Yet another call for marbling columns but this one was different.
An Interior Designer that I have been fortunate enough to work with gave me a call once again about faux finishing more columns for another client of hers but
This client is “real artsy” as she likes to put it.
Cool!, a chance to get real creative!
Anyway, we met at the clients new home so I could get a look at the surroundings and the usual stuff like warm and cool light and shadows to determine color and the combinations there of, because as most of you know who follow my blog I am all about the use of color and believe if you can’t or don’t understand color theory and how to get to the color you need, take my advice and start learning, and make sure the designer your working with understands it too, because in the end you are the one who is ultimately responsible and you will be that very first speed bump that the proverbial bus runs over before you even know you’ve been hit.
The last few jobs that I have completed for this designer all involved columns and it has always been a fantasy marble technique and although I really like producing this look it does get a little redundant and isn’t much of a challenge other than determining the right color based on the surroundings.
So as we continued the conversation and she was showing me fabrics for the drapery, upohlstrey, rugs and the type of art work and the over all style she was trying to hit on which was a mix of contemporary but yet more of an Art Deco type of a theme. Remembering what she said during our first conversation that the clients were “artsy” and “fun” kind of people that when the idea hit me like a ton of bricks.
Why Not A Hand Painted Onyx Marble Look?
I usually start by creating two samples when rendering a marble showing different stages for my own reference and basing this on an Italian style of hand painted marble is the goal because of the Art Deco/Contemporary interior design, my objective was to get a “painterly” appearance rather than a realistic one which is more of a French style of hand painted marble. My first sample above is a bit contrived because I was working out the color where as the second sample below was more focused on composition which has a nice “flow” about it.
So with that in mind I proceeded to work on my samples which you saw in the first photo. Of course when working on a rendering you basically work out the problems which there are a couple of issues that I don’t care for in the first sample but I thought I would post it anyway to show how I get to a final result. I was mainly focused on color for the first sample and on the second sample is where I worked on the composition. With Onyx marble there are both warm and cool colors and you need to be careful with the placement so one doesn’t over power the other.
The other consideration was color intensity. As I’m sure most of you know, onyx marble can be rather intense in color depending on where it comes from. The designer and I didn’t want the columns to be “screamin” to where they would be the center of attention and the veining alone would bring enough attention to the column on its own to say the least. In fact decorative painting is suppose to compliment a room and work with all of the surroundings and not be the center of attraction by pulling your eye away from everything else in the room, for instance, some of the wall finishes I have seen are so saturated in color and so far apart in values that the over all appearance is so contrasting that you don’t notice anything else in the room, some of these finishes result with dry lines that some “faux painters” try to pass it off as a wall marble which in reality is a huge mistake in use of color. To me that’s just like viewing a bad mural or painting which has no continuum or flow and makes your eyes dart all over the wall usually stopping at areas that are either too dark or too light or worse yet, seeing the same sized space or spots on the wall. You see in nature nothing replicates itself exactly the same in size or shape so it is important that you don’t make every vein in a marble the same width, direction or size or paint every cloud the same size or shape next to one another in a sky mural. Things like this rarely happen in nature and it is very important to know these “rules”, because after all you are replicating things of nature that have taken years or even centuries to create and no two pieces of marble or no two flowers or leaves are exactly the same or evenly spaced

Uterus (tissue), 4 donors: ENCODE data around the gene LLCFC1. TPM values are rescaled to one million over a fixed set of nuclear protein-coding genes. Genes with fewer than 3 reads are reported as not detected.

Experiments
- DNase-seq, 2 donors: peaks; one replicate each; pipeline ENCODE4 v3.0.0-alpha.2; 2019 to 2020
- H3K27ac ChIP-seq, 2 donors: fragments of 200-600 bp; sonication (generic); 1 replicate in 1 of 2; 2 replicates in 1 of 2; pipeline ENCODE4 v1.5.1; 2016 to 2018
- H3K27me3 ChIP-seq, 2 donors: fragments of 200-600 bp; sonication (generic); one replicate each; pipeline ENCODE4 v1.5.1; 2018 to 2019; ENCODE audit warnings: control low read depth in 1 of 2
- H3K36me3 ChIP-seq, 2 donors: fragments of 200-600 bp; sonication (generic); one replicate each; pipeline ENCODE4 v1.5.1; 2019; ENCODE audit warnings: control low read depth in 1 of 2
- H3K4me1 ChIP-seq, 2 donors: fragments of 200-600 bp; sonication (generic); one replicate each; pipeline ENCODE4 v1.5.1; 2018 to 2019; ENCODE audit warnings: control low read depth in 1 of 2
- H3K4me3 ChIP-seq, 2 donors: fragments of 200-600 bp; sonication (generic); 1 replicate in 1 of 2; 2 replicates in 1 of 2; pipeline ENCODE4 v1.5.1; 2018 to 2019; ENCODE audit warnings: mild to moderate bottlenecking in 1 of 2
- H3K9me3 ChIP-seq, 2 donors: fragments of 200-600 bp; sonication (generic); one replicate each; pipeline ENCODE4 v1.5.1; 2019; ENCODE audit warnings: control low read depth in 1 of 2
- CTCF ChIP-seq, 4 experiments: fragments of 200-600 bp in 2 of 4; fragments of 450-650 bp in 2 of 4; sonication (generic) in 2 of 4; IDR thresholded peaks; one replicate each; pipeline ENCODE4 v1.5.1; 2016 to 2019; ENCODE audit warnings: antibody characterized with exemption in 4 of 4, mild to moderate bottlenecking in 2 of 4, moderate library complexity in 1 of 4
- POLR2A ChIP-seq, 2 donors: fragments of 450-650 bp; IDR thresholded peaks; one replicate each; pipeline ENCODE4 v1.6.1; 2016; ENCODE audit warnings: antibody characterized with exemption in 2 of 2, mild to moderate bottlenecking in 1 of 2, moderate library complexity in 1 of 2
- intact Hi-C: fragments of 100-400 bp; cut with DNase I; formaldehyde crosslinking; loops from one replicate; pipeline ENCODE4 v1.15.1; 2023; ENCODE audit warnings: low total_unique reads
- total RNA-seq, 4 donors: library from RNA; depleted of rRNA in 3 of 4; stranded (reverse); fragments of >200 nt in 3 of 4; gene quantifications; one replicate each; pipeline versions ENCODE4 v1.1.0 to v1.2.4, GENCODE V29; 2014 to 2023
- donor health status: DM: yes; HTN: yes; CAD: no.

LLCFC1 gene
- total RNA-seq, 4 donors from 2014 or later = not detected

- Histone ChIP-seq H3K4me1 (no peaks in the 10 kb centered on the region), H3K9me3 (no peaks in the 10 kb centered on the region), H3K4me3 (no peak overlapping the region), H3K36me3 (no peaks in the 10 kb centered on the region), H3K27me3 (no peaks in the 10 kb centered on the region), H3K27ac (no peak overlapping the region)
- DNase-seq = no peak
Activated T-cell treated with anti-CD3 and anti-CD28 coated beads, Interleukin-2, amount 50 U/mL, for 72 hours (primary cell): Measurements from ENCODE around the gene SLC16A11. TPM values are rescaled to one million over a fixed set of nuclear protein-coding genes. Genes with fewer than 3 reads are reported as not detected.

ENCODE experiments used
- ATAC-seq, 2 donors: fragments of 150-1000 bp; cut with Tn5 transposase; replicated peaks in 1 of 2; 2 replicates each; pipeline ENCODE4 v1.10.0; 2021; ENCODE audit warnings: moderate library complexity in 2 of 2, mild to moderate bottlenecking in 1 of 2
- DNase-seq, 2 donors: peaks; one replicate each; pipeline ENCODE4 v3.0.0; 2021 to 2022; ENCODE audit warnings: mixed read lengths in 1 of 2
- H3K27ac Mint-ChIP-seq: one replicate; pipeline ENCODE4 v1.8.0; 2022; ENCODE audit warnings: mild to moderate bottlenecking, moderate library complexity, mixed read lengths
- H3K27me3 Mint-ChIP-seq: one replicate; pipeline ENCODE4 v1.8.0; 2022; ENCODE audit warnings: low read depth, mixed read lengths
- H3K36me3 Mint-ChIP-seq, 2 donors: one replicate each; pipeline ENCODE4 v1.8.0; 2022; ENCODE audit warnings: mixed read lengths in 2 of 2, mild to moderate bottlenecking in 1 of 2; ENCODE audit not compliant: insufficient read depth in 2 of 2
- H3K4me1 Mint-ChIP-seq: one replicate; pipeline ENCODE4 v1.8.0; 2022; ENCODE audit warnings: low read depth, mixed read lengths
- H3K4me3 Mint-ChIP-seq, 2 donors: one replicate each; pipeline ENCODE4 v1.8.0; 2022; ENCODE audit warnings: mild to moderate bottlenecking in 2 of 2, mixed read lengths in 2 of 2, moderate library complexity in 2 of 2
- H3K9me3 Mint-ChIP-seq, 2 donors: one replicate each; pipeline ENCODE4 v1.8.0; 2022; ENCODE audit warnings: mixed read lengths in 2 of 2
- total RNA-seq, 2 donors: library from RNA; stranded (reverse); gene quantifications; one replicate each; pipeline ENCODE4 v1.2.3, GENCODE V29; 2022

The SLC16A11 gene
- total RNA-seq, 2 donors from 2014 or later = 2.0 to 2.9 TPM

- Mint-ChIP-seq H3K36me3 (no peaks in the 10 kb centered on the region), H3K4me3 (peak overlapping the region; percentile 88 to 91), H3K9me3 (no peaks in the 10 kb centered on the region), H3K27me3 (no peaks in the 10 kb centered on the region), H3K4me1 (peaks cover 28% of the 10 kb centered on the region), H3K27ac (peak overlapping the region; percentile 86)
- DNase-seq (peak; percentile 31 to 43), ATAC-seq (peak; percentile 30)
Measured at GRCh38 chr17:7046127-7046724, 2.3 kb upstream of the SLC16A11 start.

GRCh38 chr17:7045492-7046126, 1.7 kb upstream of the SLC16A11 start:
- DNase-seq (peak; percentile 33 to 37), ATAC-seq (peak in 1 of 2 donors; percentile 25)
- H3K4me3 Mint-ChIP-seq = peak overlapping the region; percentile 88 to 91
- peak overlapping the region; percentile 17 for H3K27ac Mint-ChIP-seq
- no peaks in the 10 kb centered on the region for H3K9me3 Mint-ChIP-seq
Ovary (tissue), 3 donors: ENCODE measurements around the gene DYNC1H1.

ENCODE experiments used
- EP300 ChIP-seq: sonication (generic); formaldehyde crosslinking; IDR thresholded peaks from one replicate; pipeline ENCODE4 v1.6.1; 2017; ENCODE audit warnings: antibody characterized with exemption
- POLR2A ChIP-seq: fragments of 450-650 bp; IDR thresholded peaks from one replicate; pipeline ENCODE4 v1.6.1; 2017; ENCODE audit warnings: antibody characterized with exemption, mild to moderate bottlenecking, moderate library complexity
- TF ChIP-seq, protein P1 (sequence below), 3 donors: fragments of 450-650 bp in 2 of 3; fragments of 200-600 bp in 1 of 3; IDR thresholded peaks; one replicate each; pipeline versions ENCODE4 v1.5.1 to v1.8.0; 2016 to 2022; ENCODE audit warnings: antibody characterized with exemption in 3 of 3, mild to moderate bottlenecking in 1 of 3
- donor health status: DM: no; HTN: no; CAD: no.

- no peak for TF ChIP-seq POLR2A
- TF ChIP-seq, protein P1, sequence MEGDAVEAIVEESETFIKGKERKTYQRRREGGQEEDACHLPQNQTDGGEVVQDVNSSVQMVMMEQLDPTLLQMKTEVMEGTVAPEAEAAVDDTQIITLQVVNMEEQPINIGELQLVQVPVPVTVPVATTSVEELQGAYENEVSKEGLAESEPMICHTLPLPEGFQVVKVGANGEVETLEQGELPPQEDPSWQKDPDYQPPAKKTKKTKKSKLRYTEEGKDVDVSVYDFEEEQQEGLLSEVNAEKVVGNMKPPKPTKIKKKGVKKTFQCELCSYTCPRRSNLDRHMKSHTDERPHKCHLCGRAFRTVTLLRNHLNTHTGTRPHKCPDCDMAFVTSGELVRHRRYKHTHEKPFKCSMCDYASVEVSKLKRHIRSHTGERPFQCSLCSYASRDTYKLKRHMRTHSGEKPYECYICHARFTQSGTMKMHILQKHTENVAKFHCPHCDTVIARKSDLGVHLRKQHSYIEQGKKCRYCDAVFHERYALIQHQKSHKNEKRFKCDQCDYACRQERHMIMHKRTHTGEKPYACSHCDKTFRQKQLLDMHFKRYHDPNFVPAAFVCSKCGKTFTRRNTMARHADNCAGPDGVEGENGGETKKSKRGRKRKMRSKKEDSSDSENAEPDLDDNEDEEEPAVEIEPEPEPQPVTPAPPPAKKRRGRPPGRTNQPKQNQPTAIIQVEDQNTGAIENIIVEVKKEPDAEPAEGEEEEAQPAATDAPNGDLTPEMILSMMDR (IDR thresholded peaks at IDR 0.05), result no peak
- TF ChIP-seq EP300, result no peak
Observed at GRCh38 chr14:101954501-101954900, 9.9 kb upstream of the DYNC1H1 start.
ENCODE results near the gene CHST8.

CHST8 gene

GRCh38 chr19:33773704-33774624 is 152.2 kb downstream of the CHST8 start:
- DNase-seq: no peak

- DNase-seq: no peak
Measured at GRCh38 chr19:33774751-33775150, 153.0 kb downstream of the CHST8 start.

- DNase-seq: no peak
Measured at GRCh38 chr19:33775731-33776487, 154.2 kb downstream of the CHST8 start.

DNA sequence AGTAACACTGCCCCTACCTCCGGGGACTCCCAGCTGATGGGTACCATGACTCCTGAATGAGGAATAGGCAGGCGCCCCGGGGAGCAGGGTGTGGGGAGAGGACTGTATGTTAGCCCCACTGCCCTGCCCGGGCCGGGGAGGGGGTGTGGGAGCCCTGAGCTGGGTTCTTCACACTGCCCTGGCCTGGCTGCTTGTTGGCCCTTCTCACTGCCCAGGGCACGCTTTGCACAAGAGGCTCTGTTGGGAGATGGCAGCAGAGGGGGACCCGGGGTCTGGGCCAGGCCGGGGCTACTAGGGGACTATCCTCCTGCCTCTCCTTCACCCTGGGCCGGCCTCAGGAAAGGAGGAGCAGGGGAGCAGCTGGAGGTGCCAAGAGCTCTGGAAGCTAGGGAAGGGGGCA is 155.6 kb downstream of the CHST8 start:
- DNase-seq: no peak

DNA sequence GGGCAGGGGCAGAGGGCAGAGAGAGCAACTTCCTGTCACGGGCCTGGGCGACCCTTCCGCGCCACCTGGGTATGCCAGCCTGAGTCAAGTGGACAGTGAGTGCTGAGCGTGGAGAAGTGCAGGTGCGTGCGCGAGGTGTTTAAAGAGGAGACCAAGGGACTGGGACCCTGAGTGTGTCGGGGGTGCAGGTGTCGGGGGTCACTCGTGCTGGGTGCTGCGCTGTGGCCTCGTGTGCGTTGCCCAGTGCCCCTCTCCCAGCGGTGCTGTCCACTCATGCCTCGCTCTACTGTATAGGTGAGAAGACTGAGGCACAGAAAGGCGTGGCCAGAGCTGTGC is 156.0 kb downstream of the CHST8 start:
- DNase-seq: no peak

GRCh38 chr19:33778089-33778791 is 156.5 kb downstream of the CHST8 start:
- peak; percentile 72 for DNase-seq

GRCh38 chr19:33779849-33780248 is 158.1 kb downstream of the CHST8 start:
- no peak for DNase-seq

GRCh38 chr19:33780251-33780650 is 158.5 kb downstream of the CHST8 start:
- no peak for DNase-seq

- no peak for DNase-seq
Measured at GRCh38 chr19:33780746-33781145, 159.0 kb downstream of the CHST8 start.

As I approach the final stages of my columns (yes these columns belong to me until I’m done) there are a few adjustments I am going to make at this point, simple but yet huge as you will see when I post the next set of images. Although this is based on a which I take with every finish I do, because pictures don’t lie and will show you things that your eye can’t pick up on the job. there is still something here that isn’t quite right and I never saw it until reviewing “my progress images”